Finally, mixed-use developments often make do with less parking and less traffic than predicted. Neighbors were up in arms about the Edgewood Retail District and all the traffic it would bring, but it has hardly impacted congestion in the area. I fly through that stretch way easier than I do L5P. Neighborhood objections are often overreactions, and smart-growth tactics can mitigate problems.

It is so frustrating, because in the big picture I think this is a good development. I would be pissed if I lived on the street with the side of the parking deck, even if it is supposed to be screened by trees and such. I'd love to see a quality facade required. But other than that, I can't see a whole lot that isn't a model of smart infill development.

6 comments:

  1. Creative Loafing loves you.

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  2. Thank you!! This is a real breath of fresh air. It is so frustrating how the major media outlets consistently cover this issue from such a suburban angle.

    Here's a perspective you won't read about in the paper -- I live carfree in a new-ish highrise condo in Midtown. I bought here because it's one of a handful of places in the city that offer truly good amenities for carfree living -- a MARTA station, an urban grocer, Zipcars, etc. Yet despite all that, I was required to pay for a deeded parking space I don't need and don't want -- all thanks to these ridiculous parking minimums insisted upon by car-crazy activists in the single-family neighborhoods.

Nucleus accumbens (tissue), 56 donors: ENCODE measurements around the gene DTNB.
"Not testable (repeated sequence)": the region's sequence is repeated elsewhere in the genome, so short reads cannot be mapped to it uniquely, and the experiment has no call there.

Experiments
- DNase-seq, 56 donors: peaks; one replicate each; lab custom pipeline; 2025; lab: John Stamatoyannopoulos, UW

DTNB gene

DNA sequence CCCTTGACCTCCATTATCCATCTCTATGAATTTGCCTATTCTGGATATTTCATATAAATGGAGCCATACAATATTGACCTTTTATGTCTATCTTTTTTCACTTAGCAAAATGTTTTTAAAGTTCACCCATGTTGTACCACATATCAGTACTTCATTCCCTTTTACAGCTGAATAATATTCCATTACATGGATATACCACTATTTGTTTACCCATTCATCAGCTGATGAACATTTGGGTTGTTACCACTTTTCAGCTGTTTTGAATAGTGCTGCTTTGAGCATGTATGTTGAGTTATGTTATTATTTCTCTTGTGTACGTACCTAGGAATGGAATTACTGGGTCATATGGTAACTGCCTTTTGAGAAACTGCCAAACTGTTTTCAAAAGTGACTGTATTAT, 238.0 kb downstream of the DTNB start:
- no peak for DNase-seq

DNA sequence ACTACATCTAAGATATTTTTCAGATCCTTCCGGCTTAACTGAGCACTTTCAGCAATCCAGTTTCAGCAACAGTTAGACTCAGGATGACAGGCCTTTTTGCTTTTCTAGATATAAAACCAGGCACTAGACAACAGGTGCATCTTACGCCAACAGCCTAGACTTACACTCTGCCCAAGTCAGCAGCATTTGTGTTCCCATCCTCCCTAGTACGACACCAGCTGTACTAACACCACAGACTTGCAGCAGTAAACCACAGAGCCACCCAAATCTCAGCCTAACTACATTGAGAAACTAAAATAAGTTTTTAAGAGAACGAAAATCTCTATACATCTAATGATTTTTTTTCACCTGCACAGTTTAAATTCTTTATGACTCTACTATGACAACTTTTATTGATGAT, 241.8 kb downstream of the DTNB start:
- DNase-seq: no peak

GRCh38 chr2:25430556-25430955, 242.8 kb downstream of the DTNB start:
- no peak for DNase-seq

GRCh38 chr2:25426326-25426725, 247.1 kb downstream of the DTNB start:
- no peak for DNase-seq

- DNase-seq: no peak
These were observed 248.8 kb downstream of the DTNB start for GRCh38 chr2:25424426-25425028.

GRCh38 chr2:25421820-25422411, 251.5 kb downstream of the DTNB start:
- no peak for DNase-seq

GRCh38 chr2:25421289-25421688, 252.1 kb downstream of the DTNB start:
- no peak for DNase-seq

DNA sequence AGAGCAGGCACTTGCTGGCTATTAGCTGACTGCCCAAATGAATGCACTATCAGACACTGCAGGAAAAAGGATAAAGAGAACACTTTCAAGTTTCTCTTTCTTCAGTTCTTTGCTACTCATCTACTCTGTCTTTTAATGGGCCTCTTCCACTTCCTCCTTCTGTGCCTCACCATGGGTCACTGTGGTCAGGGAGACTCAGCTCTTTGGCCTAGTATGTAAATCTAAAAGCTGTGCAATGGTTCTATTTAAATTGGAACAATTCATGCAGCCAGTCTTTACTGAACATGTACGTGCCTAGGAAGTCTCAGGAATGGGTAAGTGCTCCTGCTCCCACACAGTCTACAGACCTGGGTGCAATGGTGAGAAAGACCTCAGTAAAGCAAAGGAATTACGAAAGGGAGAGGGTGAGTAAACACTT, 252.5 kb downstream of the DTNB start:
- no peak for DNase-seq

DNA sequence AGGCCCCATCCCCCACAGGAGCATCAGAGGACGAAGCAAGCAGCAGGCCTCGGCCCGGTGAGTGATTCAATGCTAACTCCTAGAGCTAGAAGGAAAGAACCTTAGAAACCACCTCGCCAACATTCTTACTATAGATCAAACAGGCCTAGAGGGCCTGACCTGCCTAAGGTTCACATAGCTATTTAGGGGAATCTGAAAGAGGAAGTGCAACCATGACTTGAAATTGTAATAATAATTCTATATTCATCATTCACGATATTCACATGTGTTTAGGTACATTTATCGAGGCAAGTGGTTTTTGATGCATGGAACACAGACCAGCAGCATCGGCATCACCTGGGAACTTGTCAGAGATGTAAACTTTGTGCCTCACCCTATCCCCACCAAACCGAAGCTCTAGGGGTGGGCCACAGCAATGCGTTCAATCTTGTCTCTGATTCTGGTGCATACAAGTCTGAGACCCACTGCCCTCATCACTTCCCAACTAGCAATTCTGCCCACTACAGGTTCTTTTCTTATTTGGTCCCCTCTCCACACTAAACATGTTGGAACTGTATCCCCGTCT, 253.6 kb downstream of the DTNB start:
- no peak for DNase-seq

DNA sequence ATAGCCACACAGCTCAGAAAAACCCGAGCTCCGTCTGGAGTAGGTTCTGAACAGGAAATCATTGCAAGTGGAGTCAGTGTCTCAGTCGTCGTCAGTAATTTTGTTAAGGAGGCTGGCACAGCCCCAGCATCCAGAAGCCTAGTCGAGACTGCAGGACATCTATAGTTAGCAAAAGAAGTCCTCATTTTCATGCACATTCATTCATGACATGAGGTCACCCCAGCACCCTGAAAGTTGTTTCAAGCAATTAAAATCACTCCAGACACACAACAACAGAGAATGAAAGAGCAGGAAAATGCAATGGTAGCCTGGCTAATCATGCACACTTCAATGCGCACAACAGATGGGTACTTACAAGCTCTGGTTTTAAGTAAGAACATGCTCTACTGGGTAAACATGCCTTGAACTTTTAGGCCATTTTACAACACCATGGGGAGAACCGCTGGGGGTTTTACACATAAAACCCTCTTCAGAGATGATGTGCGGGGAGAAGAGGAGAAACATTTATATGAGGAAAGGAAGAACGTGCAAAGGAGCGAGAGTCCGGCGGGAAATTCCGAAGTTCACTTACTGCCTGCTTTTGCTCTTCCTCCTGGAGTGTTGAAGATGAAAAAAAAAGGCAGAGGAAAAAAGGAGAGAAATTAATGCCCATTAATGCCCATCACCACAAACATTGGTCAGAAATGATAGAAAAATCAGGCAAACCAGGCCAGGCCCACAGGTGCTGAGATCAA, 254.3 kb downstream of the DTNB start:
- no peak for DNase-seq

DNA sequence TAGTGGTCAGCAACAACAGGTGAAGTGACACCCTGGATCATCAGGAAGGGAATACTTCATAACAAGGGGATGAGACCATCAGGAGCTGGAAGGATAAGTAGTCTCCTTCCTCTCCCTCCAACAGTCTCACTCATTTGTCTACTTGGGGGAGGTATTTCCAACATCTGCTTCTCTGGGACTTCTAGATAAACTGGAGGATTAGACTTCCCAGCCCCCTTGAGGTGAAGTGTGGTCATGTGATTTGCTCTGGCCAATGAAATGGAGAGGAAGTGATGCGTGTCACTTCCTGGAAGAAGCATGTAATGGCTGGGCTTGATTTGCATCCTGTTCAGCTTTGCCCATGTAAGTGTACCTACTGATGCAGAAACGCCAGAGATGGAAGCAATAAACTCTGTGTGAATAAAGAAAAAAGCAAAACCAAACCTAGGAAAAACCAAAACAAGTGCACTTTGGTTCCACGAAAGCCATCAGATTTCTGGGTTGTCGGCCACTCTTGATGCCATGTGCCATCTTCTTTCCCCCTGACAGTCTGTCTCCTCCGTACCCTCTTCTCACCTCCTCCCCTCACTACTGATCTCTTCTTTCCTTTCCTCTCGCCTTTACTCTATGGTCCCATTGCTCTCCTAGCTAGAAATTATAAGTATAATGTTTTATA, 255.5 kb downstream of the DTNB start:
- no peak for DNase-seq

For a bit, I leased the space to a neighbor, for a piddly $70/mo -- a fraction of what monthly secured parking goes for in any truly urban city, and not even enough to cover the portion of my mortgage payment that can be assigned to the cost of the space. In any case, that arrangement ended and now the space is again sitting unused, an indication of just how oversupplied parking is here.

    Atlanta is never going to become a genuinely sustainable city if it can't get over this obsession with parking, parking, parking. The fact that residents of central Decatur -- a supposedly "progressive" place -- are so oblivious to this is very distressing.

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  3. A trend I have seen is that developers will plan for 1 parking space per unit, and some of the two-bedroom units have to buy a second space. It only works in areas where car-free living is an actual option, though.

    It helps create a demand for situations such as yours - as I'm sure you are aware, residential spaces are often secured, so your only pool of potential buyers are other residents.

    (You probably won't be complaining when it comes time to sell, though. Most buyers are going to want to have a parking space with the unit.)

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  4. Very good points. I don't have enough information about what level of density is appropriate. But I do regret attempts to limit people density but upping the number of parking spaces.

    It's not the number of people but the number of cars that really taxes our system (granted kids and school space is another issue but these developments on a ratio basis don't populate schools like single family homes do).
    Thanks